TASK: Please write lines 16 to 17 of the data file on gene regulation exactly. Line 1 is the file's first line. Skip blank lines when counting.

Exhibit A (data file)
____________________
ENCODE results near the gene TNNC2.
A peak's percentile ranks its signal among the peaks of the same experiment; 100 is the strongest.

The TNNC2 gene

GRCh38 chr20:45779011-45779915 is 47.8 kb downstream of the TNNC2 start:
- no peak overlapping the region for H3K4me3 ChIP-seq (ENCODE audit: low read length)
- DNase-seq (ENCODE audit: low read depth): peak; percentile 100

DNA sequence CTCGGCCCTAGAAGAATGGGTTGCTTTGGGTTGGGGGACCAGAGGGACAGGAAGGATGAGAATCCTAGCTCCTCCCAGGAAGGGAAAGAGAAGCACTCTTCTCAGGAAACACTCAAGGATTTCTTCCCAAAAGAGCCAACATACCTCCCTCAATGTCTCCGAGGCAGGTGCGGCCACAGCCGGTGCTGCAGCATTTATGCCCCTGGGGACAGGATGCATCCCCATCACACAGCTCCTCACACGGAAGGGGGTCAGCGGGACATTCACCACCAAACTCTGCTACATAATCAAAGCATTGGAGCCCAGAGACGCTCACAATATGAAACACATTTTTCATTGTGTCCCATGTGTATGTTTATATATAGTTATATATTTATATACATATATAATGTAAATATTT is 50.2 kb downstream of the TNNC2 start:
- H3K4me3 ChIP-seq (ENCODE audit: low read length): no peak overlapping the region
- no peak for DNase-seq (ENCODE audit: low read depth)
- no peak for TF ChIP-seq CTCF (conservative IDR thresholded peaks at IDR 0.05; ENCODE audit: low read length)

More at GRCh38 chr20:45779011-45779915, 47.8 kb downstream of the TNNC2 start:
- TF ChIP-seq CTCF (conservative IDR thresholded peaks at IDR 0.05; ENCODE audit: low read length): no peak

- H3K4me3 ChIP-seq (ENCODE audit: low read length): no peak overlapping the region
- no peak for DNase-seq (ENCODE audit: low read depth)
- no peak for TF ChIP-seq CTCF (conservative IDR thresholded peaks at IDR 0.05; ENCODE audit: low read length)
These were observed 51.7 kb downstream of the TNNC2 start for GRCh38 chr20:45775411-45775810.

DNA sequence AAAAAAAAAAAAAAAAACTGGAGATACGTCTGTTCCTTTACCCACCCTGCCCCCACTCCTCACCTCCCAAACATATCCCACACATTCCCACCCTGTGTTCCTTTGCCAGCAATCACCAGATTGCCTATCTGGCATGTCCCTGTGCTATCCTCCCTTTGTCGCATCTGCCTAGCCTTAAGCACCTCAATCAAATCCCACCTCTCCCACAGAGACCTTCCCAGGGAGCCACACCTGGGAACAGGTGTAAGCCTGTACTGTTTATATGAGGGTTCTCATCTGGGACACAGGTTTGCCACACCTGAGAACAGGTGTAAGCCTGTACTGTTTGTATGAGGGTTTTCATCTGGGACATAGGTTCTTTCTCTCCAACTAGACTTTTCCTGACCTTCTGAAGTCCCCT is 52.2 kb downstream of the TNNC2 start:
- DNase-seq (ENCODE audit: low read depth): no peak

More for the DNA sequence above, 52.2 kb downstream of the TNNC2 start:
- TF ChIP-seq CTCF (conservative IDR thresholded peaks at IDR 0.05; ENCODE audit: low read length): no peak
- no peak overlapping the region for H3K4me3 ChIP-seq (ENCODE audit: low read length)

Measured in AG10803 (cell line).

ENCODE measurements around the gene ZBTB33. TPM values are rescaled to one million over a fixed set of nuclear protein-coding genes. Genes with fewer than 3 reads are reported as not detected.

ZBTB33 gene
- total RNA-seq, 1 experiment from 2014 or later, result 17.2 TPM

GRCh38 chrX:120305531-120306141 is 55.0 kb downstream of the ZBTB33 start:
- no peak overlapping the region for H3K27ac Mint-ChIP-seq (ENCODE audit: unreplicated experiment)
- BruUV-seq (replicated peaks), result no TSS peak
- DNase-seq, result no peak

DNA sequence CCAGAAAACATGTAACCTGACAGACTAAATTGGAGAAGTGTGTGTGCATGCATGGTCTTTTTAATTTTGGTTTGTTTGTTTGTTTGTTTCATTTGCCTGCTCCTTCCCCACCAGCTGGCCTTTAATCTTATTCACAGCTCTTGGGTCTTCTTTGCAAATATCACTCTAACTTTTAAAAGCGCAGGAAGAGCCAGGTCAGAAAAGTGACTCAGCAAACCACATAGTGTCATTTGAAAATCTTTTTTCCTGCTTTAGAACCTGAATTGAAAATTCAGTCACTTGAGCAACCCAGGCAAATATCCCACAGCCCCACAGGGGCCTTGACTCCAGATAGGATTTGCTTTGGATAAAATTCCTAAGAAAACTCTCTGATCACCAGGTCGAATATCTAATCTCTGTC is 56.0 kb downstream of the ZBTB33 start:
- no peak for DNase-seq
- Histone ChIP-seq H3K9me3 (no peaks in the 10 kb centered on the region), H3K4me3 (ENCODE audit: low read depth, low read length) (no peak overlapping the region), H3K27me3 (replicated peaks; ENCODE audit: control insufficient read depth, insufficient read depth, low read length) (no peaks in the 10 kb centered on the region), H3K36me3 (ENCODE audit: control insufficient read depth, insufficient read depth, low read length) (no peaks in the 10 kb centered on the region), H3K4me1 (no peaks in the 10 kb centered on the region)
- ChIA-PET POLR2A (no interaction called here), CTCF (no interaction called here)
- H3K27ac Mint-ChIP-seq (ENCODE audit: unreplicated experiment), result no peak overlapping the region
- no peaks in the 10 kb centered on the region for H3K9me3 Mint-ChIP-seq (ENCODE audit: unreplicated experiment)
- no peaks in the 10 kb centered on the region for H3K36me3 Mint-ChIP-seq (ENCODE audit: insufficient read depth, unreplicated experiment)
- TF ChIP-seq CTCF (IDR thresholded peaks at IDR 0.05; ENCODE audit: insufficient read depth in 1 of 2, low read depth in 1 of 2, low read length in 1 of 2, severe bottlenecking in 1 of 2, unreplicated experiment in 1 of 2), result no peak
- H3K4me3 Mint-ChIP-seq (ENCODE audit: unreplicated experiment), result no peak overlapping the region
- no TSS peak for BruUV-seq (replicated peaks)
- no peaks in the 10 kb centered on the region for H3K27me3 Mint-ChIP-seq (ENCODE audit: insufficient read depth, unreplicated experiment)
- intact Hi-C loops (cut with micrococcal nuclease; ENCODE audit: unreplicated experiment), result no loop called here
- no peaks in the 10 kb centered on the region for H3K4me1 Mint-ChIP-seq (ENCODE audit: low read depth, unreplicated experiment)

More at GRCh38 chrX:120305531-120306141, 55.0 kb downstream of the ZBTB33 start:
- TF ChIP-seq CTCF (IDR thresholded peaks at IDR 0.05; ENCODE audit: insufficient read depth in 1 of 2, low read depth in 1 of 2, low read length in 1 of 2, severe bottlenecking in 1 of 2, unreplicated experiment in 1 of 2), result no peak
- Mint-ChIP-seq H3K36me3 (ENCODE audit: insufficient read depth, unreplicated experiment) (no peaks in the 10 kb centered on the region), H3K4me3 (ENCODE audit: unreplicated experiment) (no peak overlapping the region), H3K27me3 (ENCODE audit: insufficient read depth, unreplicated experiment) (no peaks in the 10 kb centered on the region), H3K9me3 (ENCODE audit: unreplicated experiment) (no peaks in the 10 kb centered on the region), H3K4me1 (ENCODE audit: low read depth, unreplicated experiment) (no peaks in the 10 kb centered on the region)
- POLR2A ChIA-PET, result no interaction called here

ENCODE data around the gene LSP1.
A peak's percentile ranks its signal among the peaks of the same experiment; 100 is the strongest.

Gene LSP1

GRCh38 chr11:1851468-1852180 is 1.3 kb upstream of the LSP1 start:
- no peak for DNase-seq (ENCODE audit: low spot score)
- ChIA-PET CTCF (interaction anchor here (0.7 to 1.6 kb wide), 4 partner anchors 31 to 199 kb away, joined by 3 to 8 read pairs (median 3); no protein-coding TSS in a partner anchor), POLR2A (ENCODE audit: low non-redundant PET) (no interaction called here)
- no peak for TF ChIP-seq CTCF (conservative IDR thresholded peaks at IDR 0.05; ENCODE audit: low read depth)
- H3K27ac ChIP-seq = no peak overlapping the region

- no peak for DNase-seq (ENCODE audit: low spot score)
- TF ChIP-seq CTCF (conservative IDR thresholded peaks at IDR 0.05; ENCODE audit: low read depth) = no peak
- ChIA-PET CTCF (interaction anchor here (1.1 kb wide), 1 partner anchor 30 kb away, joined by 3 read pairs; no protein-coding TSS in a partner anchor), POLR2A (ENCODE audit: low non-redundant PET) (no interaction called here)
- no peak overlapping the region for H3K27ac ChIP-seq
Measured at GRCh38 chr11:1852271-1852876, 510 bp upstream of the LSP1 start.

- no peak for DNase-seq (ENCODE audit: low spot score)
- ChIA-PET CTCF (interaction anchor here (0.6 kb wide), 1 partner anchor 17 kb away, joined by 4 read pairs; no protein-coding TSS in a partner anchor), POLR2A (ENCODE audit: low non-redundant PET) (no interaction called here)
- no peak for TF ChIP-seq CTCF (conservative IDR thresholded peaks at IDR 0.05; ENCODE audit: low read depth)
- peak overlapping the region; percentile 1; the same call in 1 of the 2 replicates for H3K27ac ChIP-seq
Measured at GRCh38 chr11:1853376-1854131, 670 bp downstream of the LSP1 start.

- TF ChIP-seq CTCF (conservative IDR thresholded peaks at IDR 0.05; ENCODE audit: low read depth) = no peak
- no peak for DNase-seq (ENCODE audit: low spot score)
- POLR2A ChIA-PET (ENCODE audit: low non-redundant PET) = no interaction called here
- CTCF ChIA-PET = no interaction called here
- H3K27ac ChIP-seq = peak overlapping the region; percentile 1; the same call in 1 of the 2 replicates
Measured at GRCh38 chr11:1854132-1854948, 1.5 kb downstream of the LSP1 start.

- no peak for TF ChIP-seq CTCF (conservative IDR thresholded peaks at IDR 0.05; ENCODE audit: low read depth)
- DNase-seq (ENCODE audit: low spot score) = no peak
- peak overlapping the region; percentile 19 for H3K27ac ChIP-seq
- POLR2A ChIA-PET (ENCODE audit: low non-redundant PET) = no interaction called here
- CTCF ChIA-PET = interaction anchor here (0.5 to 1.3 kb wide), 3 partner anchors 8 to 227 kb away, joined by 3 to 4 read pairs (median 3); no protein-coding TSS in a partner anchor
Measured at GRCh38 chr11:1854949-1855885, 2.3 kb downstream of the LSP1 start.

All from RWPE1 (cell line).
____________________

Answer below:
These were observed 51.7 kb downstream of the TNNC2 start for GRCh38 chr20:45775411-45775810.

DNA sequence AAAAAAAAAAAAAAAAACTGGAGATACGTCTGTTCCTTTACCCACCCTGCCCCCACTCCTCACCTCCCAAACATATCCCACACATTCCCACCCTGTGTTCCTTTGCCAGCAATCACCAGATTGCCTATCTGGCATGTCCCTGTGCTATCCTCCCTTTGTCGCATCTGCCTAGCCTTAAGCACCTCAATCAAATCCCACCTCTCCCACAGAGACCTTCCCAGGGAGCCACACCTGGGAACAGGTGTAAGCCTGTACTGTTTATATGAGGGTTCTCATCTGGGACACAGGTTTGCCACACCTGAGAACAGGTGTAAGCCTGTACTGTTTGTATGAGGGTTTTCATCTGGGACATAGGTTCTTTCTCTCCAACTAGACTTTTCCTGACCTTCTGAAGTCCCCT is 52.2 kb downstream of the TNNC2 start: